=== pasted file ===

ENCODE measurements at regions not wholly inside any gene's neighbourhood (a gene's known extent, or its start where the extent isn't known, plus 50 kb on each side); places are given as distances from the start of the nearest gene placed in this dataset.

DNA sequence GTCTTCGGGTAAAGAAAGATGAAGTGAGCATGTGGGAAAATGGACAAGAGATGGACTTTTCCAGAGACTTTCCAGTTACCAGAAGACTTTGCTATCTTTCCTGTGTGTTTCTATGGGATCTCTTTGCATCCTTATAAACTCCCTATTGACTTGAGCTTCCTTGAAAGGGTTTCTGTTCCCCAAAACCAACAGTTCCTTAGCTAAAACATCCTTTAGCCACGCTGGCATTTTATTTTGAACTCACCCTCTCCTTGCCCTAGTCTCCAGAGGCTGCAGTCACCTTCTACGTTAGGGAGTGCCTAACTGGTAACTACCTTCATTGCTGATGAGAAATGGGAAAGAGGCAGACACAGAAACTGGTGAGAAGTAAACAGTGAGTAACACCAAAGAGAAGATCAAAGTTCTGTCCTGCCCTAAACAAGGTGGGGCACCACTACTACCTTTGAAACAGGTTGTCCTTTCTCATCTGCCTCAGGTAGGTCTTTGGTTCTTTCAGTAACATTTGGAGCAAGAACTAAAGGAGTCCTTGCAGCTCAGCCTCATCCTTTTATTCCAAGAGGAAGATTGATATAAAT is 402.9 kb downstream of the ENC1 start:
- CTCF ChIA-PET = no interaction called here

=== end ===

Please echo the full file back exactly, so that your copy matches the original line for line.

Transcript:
ENCODE measurements at regions not wholly inside any gene's neighbourhood (a gene's known extent, or its start where the extent isn't known, plus 50 kb on each side); places are given as distances from the start of the nearest gene placed in this dataset.

DNA sequence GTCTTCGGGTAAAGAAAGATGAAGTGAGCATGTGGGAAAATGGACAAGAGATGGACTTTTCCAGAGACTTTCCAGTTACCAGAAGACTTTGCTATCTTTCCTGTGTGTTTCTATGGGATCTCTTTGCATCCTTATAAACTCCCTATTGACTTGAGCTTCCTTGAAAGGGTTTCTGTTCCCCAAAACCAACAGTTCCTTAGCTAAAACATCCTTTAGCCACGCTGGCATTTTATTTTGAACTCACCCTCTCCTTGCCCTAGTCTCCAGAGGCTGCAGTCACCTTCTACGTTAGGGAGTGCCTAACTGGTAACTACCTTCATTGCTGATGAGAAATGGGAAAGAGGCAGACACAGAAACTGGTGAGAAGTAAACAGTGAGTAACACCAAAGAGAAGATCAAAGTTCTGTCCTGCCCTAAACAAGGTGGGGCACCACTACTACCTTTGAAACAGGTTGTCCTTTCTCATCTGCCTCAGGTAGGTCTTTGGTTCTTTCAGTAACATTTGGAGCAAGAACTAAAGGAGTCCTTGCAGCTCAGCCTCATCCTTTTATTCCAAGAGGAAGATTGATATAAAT is 402.9 kb downstream of the ENC1 start:
- CTCF ChIA-PET = no interaction called here